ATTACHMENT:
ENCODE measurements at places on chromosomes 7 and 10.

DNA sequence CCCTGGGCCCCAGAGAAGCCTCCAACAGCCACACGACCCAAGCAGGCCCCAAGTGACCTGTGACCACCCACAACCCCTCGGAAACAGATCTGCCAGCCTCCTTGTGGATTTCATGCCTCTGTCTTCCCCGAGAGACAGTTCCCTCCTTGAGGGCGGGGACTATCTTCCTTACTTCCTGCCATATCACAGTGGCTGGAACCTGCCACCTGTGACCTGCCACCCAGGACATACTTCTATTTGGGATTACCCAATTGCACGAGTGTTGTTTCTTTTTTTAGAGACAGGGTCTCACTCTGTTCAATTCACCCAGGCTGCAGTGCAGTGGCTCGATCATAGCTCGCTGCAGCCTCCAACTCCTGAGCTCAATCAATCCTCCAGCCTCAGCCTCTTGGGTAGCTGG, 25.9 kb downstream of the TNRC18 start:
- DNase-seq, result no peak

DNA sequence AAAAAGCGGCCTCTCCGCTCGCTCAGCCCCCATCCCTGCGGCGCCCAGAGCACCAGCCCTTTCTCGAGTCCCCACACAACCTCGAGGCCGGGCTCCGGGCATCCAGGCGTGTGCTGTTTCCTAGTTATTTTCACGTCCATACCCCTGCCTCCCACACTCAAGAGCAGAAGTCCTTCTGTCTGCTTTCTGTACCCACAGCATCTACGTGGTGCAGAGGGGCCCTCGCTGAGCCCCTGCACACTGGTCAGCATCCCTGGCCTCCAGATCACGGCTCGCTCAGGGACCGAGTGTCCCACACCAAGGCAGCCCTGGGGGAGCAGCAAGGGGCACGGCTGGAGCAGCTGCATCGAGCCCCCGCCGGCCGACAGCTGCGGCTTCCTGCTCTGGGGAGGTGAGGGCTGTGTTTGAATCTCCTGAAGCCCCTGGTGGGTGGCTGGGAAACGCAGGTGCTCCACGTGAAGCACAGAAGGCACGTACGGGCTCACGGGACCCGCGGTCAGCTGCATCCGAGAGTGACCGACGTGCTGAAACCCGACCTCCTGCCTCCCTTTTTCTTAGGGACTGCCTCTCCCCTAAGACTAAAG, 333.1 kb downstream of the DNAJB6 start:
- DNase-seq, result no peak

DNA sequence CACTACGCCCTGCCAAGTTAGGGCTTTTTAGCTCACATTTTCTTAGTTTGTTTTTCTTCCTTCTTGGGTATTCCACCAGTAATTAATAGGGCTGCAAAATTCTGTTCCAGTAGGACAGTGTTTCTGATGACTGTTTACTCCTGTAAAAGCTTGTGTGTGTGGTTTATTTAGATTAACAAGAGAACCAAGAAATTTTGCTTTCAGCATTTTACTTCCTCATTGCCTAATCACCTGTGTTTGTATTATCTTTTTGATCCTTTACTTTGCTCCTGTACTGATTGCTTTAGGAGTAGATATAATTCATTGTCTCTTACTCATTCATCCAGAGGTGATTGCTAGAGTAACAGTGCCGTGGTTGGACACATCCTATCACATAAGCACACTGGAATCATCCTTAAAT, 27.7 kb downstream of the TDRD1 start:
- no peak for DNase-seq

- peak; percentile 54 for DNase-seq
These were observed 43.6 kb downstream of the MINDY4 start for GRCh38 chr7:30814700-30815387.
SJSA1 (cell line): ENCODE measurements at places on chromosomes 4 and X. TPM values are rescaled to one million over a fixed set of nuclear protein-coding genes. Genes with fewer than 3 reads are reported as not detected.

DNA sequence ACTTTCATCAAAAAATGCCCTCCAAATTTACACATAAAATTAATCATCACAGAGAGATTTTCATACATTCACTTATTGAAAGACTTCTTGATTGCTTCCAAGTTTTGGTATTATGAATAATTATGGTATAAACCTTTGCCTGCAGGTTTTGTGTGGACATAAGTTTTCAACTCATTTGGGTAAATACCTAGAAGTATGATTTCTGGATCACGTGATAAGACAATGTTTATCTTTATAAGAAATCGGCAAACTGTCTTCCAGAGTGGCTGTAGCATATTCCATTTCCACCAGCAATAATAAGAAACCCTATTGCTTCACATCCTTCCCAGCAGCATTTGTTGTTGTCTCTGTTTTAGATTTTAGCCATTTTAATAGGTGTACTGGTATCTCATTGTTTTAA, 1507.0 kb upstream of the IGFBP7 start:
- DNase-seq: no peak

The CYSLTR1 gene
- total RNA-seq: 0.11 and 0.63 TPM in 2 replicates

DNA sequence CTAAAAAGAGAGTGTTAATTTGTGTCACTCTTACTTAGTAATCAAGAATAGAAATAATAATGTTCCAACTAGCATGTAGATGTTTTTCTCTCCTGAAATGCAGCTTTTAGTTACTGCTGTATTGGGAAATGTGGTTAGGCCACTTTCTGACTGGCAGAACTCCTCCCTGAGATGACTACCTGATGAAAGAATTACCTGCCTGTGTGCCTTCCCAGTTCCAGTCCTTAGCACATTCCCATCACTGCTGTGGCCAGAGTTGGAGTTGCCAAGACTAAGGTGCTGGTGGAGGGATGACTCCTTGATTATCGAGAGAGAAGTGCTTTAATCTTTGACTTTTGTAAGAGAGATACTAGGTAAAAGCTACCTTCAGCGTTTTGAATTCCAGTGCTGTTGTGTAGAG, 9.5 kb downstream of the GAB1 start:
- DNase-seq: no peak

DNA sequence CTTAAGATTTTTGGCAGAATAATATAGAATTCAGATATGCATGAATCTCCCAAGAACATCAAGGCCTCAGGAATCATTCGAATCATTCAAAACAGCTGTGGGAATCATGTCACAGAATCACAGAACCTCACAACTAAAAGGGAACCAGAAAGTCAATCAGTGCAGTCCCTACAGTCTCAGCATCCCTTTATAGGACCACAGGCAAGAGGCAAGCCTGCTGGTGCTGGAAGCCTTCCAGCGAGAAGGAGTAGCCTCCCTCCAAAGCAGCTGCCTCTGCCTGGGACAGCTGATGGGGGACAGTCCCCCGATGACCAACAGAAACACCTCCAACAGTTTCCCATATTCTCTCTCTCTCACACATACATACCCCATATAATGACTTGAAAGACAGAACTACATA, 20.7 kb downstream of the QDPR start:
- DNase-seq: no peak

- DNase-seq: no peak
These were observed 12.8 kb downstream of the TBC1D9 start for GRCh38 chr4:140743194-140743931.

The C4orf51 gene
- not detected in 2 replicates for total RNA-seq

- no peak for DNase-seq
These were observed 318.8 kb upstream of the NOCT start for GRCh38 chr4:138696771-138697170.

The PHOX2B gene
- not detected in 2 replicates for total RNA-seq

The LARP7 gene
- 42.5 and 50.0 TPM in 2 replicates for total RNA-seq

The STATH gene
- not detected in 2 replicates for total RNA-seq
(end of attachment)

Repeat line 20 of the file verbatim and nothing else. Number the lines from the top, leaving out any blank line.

These were observed 12.8 kb downstream of the TBC1D9 start for GRCh38 chr4:140743194-140743931.